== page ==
- 4K scaling: What do you do if the room you’re in already has installed 4K cameras but you don’t need anything more than 720p or 1080p? Scale the video down!
4K video looks great, but it simply doesn’t work on every platform. It’s smart to record your video in the highest resolution possible, especially if you’re recording it for later publication, but that shouldn’t stop you from publishing live on every service you want.
Scaling done right
Scaling your video live like this takes a lot of processing power. Using a capture computer for both the capturing process and the scaling process means that you’re liable to overwork even a very powerful GPU, especially if you’re using 4K. If your capture computer isn’t able to keep up, the video skips and jumps as it misses frames, and the quality of the video suffers.
Hardware tools can mitigate these downsides to scaling, adding their processing power to your computer’s. Capture cards like AV.io 4K can even automatically scale your source to match the desired frame size with no user configuration required!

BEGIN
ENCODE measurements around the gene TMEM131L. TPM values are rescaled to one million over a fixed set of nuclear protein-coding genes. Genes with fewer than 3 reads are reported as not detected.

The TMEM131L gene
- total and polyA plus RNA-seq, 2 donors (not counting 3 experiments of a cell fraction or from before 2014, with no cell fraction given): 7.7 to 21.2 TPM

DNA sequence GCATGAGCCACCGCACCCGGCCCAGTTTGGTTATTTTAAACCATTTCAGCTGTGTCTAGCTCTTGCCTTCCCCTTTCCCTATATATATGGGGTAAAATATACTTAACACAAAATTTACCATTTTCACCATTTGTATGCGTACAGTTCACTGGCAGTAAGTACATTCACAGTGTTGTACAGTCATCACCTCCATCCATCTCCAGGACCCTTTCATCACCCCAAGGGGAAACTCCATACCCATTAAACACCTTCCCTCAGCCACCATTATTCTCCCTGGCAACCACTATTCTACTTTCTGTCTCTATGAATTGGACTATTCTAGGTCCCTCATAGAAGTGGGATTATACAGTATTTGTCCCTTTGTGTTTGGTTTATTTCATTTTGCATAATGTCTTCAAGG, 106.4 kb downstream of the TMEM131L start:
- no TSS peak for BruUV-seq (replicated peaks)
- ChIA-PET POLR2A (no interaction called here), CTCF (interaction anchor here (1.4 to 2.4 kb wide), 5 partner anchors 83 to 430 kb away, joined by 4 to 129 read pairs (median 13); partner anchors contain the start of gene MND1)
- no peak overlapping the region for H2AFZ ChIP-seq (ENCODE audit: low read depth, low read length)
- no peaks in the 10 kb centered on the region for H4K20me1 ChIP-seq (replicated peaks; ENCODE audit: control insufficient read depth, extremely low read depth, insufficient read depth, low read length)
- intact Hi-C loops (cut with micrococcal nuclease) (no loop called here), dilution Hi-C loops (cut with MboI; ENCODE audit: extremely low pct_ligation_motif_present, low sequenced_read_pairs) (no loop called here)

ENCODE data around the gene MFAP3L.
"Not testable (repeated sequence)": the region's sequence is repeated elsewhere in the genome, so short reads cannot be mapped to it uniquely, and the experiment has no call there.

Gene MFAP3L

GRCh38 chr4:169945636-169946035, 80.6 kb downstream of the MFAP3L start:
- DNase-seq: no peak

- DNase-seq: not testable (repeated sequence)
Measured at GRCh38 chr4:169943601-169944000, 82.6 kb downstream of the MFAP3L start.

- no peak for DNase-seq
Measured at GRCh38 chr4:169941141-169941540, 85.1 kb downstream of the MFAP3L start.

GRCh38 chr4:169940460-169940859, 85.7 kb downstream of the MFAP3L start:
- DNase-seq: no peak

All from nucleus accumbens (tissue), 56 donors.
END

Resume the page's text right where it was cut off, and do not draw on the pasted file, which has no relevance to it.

You could also use a much stronger live production system like Pearl-2, which not only has hardware 4K to 1080p downscaling, but also allows for a lot of software scaling customization and easy access to publishing in multiple different frame sizes. With both capture cards and live production systems, the addition of the dedicated hardware makes the scaling process much smoother and results in a much cleaner final video.
Just another tool
Most of the time, you don’t want to scale your video, but most of the time, you have to. The wide variety of requirements for streaming online combined with the need to keep certain files small mean that if you don’t have the capability to use 4K scaling in your video you’re missing out on a lot of potential uses. It’s a tool you need to have in your video production belt, and by using hardware tools like AV.io 4K or Pearl-2 you can make sure is still looks great.
What do you use scaling for?